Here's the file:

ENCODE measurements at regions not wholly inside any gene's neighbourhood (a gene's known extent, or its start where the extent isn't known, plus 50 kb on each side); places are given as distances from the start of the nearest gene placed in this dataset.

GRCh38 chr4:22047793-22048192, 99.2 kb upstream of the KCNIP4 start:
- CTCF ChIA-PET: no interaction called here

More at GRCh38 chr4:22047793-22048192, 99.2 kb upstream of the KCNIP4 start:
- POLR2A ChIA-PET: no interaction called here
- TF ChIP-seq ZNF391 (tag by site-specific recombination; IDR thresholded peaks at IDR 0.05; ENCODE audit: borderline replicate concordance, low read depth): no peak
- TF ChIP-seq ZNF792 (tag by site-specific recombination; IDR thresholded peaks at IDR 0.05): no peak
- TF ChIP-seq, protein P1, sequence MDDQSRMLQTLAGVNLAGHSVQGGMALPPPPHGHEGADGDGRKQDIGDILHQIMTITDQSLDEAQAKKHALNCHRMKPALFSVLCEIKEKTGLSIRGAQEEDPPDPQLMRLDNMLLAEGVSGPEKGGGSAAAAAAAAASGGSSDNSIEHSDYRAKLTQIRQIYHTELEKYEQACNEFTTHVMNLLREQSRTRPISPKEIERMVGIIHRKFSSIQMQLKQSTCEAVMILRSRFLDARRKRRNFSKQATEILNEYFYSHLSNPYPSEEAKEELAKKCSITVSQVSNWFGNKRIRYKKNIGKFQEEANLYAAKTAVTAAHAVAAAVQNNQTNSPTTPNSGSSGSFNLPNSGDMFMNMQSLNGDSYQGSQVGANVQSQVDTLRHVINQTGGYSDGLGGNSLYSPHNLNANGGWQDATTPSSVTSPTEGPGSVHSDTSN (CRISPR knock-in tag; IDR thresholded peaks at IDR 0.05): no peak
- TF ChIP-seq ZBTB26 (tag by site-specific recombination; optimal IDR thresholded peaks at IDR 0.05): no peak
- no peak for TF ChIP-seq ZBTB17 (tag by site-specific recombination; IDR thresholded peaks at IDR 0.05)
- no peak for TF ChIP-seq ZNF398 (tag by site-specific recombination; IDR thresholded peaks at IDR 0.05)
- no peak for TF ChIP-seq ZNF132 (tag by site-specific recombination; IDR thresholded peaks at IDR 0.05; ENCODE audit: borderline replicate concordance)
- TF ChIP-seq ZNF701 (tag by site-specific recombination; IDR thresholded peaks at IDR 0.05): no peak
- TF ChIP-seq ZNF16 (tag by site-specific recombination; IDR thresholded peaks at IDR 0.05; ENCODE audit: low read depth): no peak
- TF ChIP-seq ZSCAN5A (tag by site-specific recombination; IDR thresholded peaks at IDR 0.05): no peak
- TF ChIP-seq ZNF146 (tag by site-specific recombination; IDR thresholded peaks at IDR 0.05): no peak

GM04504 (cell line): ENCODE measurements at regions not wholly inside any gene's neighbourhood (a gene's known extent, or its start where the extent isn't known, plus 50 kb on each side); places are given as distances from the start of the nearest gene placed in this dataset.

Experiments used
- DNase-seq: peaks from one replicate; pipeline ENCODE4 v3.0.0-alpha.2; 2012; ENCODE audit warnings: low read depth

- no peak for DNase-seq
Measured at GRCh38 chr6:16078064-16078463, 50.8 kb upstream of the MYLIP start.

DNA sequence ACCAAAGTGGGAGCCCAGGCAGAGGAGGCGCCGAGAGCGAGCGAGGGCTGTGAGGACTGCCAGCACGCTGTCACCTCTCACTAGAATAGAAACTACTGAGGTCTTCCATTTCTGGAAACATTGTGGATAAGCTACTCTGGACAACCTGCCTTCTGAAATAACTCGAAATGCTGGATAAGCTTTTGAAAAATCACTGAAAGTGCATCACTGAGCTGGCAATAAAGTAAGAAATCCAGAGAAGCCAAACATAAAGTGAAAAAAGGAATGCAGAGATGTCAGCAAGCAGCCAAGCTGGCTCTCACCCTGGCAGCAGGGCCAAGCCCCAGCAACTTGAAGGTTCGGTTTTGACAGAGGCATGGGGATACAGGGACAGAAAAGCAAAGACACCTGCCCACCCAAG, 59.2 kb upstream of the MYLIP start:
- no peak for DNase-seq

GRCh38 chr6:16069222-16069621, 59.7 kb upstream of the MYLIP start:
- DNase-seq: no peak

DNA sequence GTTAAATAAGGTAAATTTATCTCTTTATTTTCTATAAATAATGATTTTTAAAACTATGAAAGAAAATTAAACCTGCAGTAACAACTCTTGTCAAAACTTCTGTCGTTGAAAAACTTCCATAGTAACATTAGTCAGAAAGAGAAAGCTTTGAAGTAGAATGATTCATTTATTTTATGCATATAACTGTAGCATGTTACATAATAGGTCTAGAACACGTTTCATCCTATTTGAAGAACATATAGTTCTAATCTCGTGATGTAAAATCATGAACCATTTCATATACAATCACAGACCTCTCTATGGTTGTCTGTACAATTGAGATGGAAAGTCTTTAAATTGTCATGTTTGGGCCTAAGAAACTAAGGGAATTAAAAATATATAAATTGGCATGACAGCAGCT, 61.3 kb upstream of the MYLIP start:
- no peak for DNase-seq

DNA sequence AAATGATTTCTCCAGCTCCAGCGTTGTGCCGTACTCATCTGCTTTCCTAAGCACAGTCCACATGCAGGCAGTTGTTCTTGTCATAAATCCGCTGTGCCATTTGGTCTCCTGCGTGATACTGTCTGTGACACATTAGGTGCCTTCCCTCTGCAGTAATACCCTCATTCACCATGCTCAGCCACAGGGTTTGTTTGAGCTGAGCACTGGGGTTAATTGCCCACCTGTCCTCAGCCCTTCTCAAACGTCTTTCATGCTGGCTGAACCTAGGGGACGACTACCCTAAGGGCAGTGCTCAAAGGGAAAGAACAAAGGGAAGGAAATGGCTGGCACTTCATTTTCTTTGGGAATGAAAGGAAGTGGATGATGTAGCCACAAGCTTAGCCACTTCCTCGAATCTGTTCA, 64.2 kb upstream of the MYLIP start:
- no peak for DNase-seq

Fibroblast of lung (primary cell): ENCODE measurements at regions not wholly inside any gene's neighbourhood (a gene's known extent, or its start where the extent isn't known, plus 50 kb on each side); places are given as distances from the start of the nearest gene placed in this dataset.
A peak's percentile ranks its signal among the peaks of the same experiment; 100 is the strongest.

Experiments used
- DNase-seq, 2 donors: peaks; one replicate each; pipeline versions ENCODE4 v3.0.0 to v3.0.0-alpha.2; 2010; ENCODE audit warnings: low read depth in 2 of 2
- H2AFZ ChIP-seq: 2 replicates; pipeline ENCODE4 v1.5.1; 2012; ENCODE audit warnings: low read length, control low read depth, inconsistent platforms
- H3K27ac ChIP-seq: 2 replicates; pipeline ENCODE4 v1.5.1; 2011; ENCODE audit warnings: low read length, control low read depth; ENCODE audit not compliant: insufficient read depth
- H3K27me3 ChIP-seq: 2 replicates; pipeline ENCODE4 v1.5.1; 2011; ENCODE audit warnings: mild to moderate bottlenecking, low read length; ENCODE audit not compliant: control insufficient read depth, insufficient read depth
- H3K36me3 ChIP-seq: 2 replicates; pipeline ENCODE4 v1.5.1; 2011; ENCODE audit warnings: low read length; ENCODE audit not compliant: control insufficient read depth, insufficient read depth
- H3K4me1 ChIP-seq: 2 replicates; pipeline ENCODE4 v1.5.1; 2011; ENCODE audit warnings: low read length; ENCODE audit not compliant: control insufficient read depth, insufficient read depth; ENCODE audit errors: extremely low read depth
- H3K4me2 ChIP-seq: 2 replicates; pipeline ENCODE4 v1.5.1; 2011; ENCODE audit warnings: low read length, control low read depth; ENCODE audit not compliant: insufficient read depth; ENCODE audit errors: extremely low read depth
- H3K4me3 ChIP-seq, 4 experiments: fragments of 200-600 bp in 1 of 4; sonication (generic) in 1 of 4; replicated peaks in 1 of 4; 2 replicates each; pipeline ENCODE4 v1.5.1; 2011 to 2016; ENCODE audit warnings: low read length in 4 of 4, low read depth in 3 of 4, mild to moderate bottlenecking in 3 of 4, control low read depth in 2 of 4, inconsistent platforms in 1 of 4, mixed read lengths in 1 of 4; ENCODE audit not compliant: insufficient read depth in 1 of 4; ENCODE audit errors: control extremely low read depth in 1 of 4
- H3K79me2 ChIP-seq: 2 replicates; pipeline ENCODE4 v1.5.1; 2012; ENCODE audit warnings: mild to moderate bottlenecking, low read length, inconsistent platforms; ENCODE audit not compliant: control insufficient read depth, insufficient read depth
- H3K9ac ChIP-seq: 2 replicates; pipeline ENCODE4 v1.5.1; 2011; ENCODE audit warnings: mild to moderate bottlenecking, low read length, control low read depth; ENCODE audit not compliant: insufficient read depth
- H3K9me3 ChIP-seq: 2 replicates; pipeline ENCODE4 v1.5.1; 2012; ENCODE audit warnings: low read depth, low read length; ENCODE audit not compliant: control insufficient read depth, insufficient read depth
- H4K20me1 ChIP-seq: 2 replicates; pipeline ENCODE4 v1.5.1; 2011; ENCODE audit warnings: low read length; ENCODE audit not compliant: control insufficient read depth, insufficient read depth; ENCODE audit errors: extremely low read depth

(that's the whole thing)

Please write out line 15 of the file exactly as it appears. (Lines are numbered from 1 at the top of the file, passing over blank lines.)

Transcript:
- TF ChIP-seq ZSCAN5A (tag by site-specific recombination; IDR thresholded peaks at IDR 0.05): no peak